Limitations

This study has several limitations. First, although the questionnaire was conducted anonymously and nursing students enrolled in the researchers’ own schools were excluded, social desirability bias might have occurred in self-reporting of perceptions or attitudes, leading results on moral sensitivity, attitudes about patient safety, and perceptions of disclosure of patient safety incidents to have been overestimated. Second, because this is a cross-sectional study, it is difficult to precisely define the causality between variables. A longitudinal study is needed to examine whether attitudes about patient safety, moral sensitivity, and other factors potentially influencing perceptions of disclosure of patient safety incidents change before and after clinical practice or after working as a nurse after graduation.

Conclusion

This study examined perceptions of disclosure of patient safety incidents, moral sensitivity, and attitudes about patient safety among nursing students, matters which were unexplored in previous studies. The results highlight the importance of attitudes about patient safety and moral sensitivity for perceptions of disclosure of patient safety incidents. Patient safety training should start during undergraduate nursing education, and the curriculum should include training which will foster moral sensitivity and help construct positive patient safety attitudes. This study may serve as a justification for urgent implementation of training programs, development of standardized guidelines. By taking these measures, open disclosure can be more widely and successfully implemented, allowing healthcare providers, patients, and families to protect and support each other.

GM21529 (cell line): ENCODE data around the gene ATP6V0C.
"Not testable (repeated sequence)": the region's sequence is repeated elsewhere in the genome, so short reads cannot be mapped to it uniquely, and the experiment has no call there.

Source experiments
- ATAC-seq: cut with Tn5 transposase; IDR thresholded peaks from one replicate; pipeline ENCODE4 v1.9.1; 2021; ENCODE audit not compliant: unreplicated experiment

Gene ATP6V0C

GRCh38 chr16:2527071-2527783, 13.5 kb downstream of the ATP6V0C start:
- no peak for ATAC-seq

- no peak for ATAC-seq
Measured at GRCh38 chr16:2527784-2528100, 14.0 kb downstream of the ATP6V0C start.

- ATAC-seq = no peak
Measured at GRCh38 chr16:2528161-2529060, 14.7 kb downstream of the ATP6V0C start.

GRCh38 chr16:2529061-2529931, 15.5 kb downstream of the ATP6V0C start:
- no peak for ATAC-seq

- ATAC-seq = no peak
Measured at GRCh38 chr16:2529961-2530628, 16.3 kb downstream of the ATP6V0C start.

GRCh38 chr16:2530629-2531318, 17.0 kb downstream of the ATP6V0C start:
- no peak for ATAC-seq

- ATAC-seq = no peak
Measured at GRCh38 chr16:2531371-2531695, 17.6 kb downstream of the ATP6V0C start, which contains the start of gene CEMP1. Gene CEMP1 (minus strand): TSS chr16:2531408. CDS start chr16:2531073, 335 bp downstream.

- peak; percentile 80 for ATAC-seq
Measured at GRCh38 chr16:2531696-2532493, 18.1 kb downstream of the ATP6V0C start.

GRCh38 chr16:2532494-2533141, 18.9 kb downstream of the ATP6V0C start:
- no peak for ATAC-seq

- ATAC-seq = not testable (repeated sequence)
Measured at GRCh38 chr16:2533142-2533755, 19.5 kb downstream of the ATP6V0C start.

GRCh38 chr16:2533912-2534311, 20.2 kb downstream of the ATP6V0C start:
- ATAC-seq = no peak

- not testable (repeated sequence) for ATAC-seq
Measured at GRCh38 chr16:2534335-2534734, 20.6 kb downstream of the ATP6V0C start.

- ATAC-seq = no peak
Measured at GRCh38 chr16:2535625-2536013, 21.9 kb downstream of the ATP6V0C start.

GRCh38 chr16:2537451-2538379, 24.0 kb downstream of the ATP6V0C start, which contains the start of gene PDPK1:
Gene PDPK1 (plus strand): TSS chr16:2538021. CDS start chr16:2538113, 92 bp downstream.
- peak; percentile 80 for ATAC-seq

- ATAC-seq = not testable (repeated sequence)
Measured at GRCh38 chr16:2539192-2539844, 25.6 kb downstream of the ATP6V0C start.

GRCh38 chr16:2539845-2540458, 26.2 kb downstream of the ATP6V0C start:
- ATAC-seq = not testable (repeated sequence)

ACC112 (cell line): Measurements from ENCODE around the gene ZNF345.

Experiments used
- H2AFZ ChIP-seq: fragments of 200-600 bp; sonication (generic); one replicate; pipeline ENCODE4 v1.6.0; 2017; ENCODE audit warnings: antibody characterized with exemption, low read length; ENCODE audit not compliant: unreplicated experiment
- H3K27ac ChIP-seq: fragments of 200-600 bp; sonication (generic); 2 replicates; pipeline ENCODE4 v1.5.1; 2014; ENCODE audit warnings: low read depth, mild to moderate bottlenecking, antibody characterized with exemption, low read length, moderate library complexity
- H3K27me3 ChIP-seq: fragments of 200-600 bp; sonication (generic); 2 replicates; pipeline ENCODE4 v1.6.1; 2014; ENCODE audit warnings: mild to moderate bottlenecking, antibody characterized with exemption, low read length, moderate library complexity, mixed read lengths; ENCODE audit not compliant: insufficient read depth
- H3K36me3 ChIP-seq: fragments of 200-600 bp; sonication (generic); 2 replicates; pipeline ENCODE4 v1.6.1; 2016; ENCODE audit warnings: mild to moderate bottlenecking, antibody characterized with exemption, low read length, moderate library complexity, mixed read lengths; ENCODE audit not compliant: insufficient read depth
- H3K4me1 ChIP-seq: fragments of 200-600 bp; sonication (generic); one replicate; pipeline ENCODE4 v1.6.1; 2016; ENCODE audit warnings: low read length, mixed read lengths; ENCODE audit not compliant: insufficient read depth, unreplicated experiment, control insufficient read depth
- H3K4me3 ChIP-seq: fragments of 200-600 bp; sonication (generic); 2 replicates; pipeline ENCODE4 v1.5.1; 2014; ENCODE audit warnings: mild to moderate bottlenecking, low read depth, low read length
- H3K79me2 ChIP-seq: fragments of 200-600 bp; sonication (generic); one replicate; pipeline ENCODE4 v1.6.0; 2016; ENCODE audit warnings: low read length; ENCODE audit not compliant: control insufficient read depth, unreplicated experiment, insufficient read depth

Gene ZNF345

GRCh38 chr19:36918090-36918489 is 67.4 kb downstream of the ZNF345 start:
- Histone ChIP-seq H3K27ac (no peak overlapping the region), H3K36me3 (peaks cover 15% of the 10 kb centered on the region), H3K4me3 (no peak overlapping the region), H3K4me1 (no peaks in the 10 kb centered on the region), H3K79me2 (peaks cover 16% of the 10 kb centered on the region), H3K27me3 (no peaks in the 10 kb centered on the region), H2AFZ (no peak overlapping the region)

Acknowledgments

We would like to thank all of the participants who attended the survey. We would also like to thank the National Research Foundation of Korea (NRF).

References

  1. 1. Perneger TV. A research agenda for patient safety. Int J Qual Healthc. 2006;18(1): 1–3.
  2. 2. Lee SI. Approaches to improve patient safety in healthcare organizations. J Korean Med Assoc. 2015;58(2): 90–92.
  3. 3. Wu AW, McCay L, Levinson W, Iedema R, Wallace G, Boyle DJ, et al. Disclosing adverse events to patients: international norms and trends. J Patient Saf. 2017;13(1): 43–49. pmid:24717530
  4. 4. Pace WD, Staton EW. Improving the disclosure of medical incidents: a genuine apology is only the first step in the process. BMJ. 2011;343:d4340. pmid:21788258
  5. 5. Ock M, Lim SY, Jo MW, Lee S. Frequency, expected effects, obstacles, and facilitators of disclosure of patient safety incidents: a systematic review. J Prev Med Public Health. 2017;50(2): 68–82. pmid:28372351
  6. 6. Gallagher TH, Waterman AD, Garbutt JM, Kapp JM, Chan DK, Dunagan WC, et al. US and Canadian physicians’ attitudes and experiences regarding disclosing errors to patients. Arch Intern Med. 2006;166(15): 1605–1611. pmid:16908793
  7. 7. Kim YJ. Nurses’ experience of inpatients’ falls. Korean J Fundam Nurs. 2017;24(2): 106–117.
  8. 8. Lutzen K, Nordstrom G, Evertzon M. Moral sensitivity in nursing practice. Scand J Caring Sci. 1995;9(3): 131–138. pmid:7569517
  9. 9. Han SS, Kim J, Kim YS, Ahn S. Validation of a Korean version of the Moral Sensitivity Questionnaire. Nurs Ethics. 2010;17(1): 99–105. pmid:20089629